It took a regular legislative session and two special sessions, but the Texas Legislature finally passed $18 billion in tax cuts that the Governor signed into law on July 22, 2023. As discussed below, while the overwhelming majority of those tax cuts relate to property taxes, the legislation also provides for some significant franchise tax relief. The property tax cuts actually require an amendment to the Texas Constitution, which will be voted upon November 7, 2023.
Senate Bill 2 primarily increases the homestead exemption from $40,000 to $100,000 ($110,000 for seniors and disabled) and provides for a 23.8% rate cut to school district maintenance and operations taxes. Senate Bill 2 also puts a 20% annual cap on raising the taxable value of non-homestead property valued under $5 million (through 2026) and adds 3 elected positions to large appraisal districts to increase accountability to property owners. The owner of the average $330,000 homestead property can expect their property tax bill to decline 38%, from $3,305 to $2,039. The property tax reduction will take effect for 2023, so when you get your tax bill in the fall it would reflect these changes.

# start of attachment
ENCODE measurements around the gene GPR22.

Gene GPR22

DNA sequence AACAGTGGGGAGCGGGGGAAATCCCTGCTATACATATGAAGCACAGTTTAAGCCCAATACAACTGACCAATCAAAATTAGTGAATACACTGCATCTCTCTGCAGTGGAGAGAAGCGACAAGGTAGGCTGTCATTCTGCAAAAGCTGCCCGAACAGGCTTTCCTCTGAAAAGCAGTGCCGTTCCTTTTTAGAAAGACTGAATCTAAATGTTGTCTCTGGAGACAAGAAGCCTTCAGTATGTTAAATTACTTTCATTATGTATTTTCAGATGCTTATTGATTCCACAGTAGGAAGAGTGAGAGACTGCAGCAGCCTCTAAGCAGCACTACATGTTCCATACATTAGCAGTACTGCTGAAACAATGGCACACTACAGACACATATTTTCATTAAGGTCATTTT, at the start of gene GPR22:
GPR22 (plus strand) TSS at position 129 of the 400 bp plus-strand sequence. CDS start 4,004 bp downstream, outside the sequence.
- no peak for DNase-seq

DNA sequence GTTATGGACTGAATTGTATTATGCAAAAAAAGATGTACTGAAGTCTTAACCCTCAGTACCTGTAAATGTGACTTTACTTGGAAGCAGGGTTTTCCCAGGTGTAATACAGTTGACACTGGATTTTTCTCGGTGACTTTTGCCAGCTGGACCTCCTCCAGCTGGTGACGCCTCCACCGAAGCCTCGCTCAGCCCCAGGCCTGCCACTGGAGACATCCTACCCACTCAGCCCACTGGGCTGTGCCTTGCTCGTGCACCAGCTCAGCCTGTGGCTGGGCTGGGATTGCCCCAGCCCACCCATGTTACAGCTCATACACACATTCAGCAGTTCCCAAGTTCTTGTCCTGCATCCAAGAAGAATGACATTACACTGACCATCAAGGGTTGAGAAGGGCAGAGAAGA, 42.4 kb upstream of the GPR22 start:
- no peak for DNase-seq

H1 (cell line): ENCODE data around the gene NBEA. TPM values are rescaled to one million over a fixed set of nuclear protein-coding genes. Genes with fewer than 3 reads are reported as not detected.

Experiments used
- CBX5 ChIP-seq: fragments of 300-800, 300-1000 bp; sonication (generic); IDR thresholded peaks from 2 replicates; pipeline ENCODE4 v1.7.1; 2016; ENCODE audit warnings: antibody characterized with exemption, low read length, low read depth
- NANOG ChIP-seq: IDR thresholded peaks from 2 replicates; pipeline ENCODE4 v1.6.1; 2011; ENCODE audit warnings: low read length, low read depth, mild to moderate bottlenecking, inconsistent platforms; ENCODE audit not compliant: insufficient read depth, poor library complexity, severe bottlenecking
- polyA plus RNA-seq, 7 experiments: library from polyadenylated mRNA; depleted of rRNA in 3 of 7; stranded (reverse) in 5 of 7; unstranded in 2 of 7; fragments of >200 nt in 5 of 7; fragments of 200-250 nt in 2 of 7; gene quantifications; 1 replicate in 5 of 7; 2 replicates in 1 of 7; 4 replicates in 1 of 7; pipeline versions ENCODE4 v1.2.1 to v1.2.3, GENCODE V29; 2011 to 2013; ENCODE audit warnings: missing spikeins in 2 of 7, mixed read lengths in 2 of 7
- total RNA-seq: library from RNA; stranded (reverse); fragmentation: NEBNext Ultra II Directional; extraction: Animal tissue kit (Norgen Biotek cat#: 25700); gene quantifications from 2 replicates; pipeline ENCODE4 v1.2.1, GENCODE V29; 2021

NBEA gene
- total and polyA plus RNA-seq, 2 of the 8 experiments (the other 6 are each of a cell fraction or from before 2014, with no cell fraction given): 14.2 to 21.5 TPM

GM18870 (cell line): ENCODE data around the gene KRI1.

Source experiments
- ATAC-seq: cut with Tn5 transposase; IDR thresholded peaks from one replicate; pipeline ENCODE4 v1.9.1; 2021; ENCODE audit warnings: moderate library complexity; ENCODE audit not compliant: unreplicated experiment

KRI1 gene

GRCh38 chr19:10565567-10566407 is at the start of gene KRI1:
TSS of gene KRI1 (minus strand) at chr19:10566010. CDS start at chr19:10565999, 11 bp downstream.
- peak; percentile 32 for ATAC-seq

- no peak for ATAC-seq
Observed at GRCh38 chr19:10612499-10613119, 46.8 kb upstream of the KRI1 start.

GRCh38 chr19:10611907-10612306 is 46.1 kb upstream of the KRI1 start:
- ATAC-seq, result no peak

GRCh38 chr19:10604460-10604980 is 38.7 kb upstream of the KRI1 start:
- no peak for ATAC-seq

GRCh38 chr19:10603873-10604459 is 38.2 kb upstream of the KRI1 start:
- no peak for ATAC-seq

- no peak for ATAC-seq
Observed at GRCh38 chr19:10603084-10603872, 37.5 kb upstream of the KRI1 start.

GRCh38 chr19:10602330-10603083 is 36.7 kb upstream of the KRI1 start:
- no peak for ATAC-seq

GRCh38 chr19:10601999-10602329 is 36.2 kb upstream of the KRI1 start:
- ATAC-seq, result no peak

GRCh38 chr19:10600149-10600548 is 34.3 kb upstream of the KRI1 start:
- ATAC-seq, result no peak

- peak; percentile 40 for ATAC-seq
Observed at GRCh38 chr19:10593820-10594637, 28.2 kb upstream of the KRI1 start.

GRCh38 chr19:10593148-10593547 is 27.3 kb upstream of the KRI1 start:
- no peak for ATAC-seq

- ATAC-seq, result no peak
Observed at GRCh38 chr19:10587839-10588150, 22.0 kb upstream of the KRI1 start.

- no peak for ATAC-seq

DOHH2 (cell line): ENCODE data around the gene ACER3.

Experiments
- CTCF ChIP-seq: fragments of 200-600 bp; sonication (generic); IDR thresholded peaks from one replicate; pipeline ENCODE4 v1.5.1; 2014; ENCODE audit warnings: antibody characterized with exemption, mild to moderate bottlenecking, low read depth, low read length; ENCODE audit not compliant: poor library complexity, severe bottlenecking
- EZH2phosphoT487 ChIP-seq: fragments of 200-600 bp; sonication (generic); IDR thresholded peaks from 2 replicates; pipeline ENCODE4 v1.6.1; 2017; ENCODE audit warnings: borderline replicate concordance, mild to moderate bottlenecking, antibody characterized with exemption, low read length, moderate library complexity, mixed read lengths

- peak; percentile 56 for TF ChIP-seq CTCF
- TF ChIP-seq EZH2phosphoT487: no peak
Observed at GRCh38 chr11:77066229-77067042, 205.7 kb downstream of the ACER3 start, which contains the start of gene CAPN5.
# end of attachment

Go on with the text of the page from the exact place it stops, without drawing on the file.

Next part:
Are you a small business owner? You may want to check out the Proposed Small Business Jobs Act and see what incentives are in progress for business owners.
Senate Bill 3 doubles the franchise tax’s small business exemption so that businesses with less than $2.47 million in total revenue will not owe franchise tax (eliminating 67,000 businesses, or about 40% of taxpayers). And to the delight of taxpayers and tax practitioners, Texas will no longer require the filing of “no tax due” reports for such small businesses. The Comptroller estimates that will eliminate the filing of 1.7 million “nuisance” franchise tax reports.
The anticipated reduction in property taxes is set to offer property owners in Texas a boost in disposable income. This financial cushion could potentially drive increased spending, savings, and investments. Small businesses will benefit from the legislative changes, which are designed to relieve them from the burden of franchise taxes. The weight of these taxes, coupled with administrative complexities, will be lifted, allowing small businesses to focus more on growth and operations.
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